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In order to be a real superhero, you have to follow some important rules:
Rule #1: A superhero must ALWAYS respond to a call for help.
Rule #2: Saving the day is messy. But everyone understands.
In this handy guide, Captain Magma and his trusty sidekick, Lava Boy, take young readers on an adventure to learn all ten rules of being a good superhero.
One rainy day in the city, an eager little boy exclaims, “Rain!” Across town a grumpy man grumbles, “Rain.” In this endearing picture book, a rainy-day cityscape comes to life in vibrant, cut-paper-style artwork. The boy in his green frog hat splashes in puddles—“Hoppy, hoppy, hoppy!”—while the old man curses the “dang puddles.” Can the boy's natural exuberance (and perhaps a cookie) cheer up the grouchy gentleman and turn the day around?
It's time to power down for the night, but Little Robot isn't ready! He quickly opens his stalling program. Luckily, Mom Unit knows exactly how to get him into his sleep module.From a debut picture book author and the illustrator of Little Boo, this funny twist on a familiar nighttime routine will click with bedtime avoidance experts everywhere.
Señoras y Señores, put your hands together for the fantastic, spectacular, one of a kind . . . Niño!
Fwap! Slish! Bloop! Krunch! He takes down his competition in a single move!
No opponent is too big a challenge for the cunning skills of Niño―popsicle eater, toy lover, somersault expert, and world champion lucha libre competitor!
A Neal Porter Book
On a simple trip to the park, the joy of music overtakes a mother and daughter. The little girl hears a rhythm coming from the world around her― from butterflies, to street performers, to ice cream sellers everything is musical! She sniffs, snaps, and shakes her way into the heart of the beat, finally busting out in an impromptu dance, which all the kids join in on! Award-winning illustrator Frank Morrison and Connie Schofield-Morrison, capture the beat of the street, to create a rollicking read that will get any kid in the mood to boogie.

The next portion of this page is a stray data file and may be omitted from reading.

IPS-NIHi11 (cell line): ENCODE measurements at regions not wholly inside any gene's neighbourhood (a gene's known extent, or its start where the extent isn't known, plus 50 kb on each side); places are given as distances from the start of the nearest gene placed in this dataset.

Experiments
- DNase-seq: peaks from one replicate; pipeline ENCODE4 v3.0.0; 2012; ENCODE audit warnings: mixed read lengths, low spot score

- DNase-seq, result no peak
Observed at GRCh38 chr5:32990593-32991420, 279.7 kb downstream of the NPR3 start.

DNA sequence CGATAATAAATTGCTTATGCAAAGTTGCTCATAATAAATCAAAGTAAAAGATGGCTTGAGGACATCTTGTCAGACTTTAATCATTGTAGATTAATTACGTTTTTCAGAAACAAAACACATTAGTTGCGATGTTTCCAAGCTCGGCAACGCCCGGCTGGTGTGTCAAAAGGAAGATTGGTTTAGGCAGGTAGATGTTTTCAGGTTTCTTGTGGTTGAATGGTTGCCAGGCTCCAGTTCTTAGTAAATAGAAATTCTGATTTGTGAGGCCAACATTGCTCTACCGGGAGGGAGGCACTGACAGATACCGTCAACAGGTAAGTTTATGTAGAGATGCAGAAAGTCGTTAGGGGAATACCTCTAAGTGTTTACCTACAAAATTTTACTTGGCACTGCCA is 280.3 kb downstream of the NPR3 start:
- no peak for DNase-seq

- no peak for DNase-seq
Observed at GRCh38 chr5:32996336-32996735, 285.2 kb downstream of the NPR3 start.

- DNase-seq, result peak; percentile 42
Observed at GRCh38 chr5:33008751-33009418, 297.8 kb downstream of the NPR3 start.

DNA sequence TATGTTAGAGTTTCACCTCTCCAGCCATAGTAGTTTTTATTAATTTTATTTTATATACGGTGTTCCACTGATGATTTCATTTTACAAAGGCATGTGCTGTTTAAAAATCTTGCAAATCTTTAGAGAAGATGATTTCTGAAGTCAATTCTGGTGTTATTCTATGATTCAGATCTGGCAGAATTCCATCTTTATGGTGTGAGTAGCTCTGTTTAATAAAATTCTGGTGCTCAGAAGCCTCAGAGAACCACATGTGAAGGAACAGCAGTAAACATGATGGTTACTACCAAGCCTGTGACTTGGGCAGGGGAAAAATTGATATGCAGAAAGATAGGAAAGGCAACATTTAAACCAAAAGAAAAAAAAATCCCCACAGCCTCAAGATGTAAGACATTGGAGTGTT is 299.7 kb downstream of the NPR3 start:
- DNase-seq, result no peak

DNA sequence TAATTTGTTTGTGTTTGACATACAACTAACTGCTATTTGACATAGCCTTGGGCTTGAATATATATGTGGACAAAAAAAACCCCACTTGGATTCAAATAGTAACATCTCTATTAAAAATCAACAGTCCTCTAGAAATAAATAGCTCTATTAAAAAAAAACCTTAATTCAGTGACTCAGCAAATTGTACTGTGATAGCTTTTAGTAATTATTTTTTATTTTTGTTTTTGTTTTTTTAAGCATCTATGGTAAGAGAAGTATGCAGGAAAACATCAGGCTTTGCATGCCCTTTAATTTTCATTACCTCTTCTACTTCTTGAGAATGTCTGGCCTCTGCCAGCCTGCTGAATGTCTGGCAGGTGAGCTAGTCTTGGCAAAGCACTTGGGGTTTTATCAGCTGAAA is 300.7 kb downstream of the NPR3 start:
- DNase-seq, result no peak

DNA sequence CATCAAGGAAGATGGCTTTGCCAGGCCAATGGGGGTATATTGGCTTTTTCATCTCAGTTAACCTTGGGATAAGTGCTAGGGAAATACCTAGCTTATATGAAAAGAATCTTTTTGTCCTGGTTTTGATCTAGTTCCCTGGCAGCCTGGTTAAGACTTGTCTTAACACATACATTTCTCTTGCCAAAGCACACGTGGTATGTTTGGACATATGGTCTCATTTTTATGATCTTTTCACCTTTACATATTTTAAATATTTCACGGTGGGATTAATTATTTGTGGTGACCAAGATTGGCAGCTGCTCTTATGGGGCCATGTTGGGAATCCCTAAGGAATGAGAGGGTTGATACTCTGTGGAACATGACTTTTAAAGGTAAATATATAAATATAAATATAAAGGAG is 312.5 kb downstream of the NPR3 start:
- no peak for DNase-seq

* "First-time author Petty's dialogue between a frog father and his son makes its point about accepting one's nature with a big grin....The story might create similar gratitude in the minds of readers—or it might just make them giggle."—Publishers Weekly, STARRED REVIEWFans of Mo Willems's Don't Let the Pigeon Drive the Bus! and Jon Klassen's I Want My Hat Back will love meeting this willful young frog with a serious identity crisis. Frog wants to be anything but a slimy, wet frog. A cat, perhaps. Or a rabbit. An owl? But when a hungry wolf arrives—a wolf who HATES eating frogs—our hero decides that maybe being himself isn't so bad after all. In this very silly story with a sly message, told in hilarious dialogue between a feisty young frog and his heard-it-all-before father, young readers will identify with little Frog's desire to be something different, while laughing along at his stubborn yet endearing schemes to prove himself right."A lively look at self-acceptance."—Kirkus Reviews"This amusing story ends with a laugh and a much more content frog."—School Library Journal"Silliness and deadpan humor combine into a hopping good story of being happy with who you are."—Booklist
"…a paean to self-acceptance wrapped in snappy dialogue and illustrated with richly colored comic paintings."—Wall Street Journal
"Petty and Boldt provide just enough predictability to hook youngest readers, then deliver a delightful twist or two to create surprise and satisfaction—for both the green hero and the many fans he'll make with this book."—Shelf Awareness
"...this lighthearted exploration of identity will delight as a readaloud."—The Bulletin of the Center for Children's Books
Have you ever wondered what it would be like to take a Velociraptor for a walk, or try to brush a Tyrannosaur's teeth? We think of dinosaurs as colossal giants, but how big were they REALLY? With kid-friendly text and seriously silly illustrations, this fact-filled book puts dinosaurs next to modern animals so that you can see exactly how they size up. And a huge fold-out chart compares the dinos to each other, from the tiniest Microraptor to Argentinosaurus, the largest animal to ever walk the land. An NPR Best Book of 2013
Meet Bear. He's exhausted. All he wants is to go to sleep. Meet Duck, Bear's persistent next-door neighbor. All he wants is to hang out . . . with Bear.
Jory John, author of All My Friends Are Dead, and Benji Davies join together to create this standout hilarious picture book that will make bedtime memorable.
In his latest eye-popping work of picture book nonfiction, the Caldecott Honor–winning author-illustrator Steve Jenkins explains how for most animals, eyes are the most important source of information about the world in a biological sense. The simplest eyes—clusters of light-sensitive cells—appeared more than one billion years ago, and provided a big survival advantage to the first creatures that had them. Since then, animals have evolved an amazing variety of eyes, along with often surprising ways to use them.
Rukhsana Khan?s clever story and Sophie Blackall?s irresistible illustrations make for a powerful combination in this fresh and surprising picture book.